Starting in January 2011, Charles Sparks, ceo, president and corporate creative director, Charles Sparks + Co. (Westchester, Ill.), undertook the task of transforming the women’s shoe department at Macy’s Herald Square into a global destination for heels, flats, boots and more. Here, the designer weighs in on the project.
VMSD: In setting out to create the world’s largest shoe floor in the world, where do you start?
Charles Sparks: We had to understand the overall goal of Macy’s and their vision for Herald Square and the future department store. They wanted to simultaneously embrace the heritage of Macy’s, pay tribute to the building architecture and incorporate technology. Above and beyond, they wanted to improve the customer experience. We did global research, we flew to Selfridges in London and to other stores getting attention to compare and see what they were doing. We knew we could eclipse on size because we were adding 65,000 square feet to the department.
VMSD: So what did you focus on to improve the customer experience?
CS: In the old format, shoes were on multiple floors and it was difficult to navigate. So we decided to move everything to the second floor and then we started with vertical transportation, adding two new elevators that go from the main level to the second floor. Thinking about the infrastructure, all of it had to be evaluated, moved and new electrical closets and HVAC systems installed. It was a complete gut to the walls.
VMSD: How did you embrace the history of Herald Square while giving it a modern facelift?
CS: The objective was to restore the historic fabric and make designs that reflect our time with glass, light and media. One example is the columns, which have been artfully encased to reference the fluted columns of a bygone era.
VMSD: This volume of visitors to this store is extraordinary. How did that affect materials selection?
CS: Materials had to be of the highest performance standards. We used unexpected materials, such as porcelain veneer panels normally used on building exteriors in the portal areas between the four grand halls. Seating fabric contains performance ratings of at least 100,000 double-rub test durability. For the flooring, we looked at art museums and decided on a wood floor in a herringbone pattern because it would look as though it had been there forever and the attractiveness of the patina appearance in the long term would be better compared to stone or porcelain. Carpets are inset throughout the sales area to help shape the flow of traffic and provide comfort.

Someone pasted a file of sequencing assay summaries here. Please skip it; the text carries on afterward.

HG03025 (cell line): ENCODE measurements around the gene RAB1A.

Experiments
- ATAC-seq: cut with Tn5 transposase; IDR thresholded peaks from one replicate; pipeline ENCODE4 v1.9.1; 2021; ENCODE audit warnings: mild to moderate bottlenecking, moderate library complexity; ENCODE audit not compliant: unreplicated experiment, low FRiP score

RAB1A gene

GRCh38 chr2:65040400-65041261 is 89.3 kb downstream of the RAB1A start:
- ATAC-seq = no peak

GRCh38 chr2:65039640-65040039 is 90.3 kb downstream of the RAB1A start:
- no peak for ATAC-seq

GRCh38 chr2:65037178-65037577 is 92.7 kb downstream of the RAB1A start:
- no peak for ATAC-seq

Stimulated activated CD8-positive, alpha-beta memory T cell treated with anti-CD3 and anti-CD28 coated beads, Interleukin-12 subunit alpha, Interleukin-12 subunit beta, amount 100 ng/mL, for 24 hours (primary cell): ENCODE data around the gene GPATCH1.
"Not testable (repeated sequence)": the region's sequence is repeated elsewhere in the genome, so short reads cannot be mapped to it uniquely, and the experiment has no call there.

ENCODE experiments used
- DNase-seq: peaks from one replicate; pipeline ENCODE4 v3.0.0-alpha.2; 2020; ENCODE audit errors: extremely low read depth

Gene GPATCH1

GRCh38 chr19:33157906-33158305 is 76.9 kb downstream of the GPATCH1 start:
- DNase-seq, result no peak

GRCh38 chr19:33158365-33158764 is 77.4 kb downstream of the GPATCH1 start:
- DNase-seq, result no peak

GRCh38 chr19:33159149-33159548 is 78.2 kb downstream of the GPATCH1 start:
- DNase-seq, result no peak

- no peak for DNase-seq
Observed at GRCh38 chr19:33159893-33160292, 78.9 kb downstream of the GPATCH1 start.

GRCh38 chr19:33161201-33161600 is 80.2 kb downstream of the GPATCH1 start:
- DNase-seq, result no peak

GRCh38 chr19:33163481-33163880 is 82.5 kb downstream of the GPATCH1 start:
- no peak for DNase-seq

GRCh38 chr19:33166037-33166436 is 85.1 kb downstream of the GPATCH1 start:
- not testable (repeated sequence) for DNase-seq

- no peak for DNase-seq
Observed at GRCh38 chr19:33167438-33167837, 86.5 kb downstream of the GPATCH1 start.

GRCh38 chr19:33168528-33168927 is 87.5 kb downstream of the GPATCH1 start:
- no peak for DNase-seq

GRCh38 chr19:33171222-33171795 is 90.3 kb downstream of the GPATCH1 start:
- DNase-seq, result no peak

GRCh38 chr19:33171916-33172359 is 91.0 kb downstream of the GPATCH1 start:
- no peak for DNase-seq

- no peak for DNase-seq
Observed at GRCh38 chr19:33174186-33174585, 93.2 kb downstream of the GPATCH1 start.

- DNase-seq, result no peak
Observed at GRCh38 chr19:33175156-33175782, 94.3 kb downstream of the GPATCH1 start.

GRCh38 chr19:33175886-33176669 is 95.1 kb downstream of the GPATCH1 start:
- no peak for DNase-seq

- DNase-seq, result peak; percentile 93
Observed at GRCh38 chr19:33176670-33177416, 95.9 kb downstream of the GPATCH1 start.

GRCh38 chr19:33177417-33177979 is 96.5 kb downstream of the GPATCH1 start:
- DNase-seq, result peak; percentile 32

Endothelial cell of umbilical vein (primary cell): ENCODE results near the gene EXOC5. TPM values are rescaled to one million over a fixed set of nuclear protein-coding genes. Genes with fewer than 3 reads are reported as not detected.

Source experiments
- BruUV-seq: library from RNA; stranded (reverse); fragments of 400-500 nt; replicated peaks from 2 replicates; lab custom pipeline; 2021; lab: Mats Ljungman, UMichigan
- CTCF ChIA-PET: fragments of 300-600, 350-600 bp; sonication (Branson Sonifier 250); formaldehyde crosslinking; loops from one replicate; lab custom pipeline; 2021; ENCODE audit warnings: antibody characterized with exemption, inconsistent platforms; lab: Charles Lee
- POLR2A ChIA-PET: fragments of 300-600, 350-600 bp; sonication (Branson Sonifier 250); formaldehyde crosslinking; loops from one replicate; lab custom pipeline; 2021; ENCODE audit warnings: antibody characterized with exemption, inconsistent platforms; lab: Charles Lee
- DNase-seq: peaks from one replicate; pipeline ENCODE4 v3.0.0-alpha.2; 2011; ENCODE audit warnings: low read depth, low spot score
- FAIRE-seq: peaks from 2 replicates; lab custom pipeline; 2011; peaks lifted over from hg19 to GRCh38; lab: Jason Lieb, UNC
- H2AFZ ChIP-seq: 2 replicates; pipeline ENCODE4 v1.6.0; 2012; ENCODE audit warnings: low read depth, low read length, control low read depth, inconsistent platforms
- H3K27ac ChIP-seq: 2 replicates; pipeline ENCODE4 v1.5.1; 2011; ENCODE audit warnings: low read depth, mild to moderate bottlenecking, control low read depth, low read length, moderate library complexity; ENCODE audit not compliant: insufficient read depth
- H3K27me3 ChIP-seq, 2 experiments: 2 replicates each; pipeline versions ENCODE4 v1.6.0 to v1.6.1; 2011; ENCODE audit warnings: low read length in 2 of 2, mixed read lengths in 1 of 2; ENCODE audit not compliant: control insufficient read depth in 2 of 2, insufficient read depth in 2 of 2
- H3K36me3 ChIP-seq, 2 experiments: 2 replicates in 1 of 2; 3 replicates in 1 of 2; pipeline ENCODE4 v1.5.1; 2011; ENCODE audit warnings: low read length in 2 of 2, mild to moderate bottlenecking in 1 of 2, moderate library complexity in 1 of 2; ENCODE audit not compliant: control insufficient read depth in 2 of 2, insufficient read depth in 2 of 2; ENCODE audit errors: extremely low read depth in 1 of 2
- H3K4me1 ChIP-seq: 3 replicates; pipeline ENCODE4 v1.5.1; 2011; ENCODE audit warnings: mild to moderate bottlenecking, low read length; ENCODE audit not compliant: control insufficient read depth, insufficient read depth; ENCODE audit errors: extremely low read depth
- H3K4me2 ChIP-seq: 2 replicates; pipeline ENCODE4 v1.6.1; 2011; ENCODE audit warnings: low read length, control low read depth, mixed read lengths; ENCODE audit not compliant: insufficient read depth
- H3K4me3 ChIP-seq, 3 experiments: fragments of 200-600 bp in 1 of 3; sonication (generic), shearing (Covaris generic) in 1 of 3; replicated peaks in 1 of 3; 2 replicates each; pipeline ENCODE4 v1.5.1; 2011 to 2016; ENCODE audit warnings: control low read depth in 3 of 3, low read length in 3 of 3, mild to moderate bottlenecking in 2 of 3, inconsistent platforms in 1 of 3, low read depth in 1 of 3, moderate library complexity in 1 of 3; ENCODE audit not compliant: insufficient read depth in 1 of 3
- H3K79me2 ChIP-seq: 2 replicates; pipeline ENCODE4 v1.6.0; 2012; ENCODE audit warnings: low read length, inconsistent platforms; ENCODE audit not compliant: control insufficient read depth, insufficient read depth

VMSD: How does this project reflect an evolution in department store design?
CS: One area where that can be seen is in the seating strategy. There were two schools of thought here. The vendors wanted separations between people, while others said the space needed to be more open and bench-like. We decided to introduce a variety of options and that gave us another tool of scale in the space. There’s an enormous seat count here, so we used bold furniture and we scaled it up.
VMSD: Reflecting on this project, which was unveiled last summer, what’s the biggest benefit you see?
CS: The increased visibility and connectivity of the shoe floor. We also had a 50 percent increase in product, translating to 300,000 pairs of shoes on the new floor.
For more on Macy’s Herald Square, check out VMSD’s February issue or click here.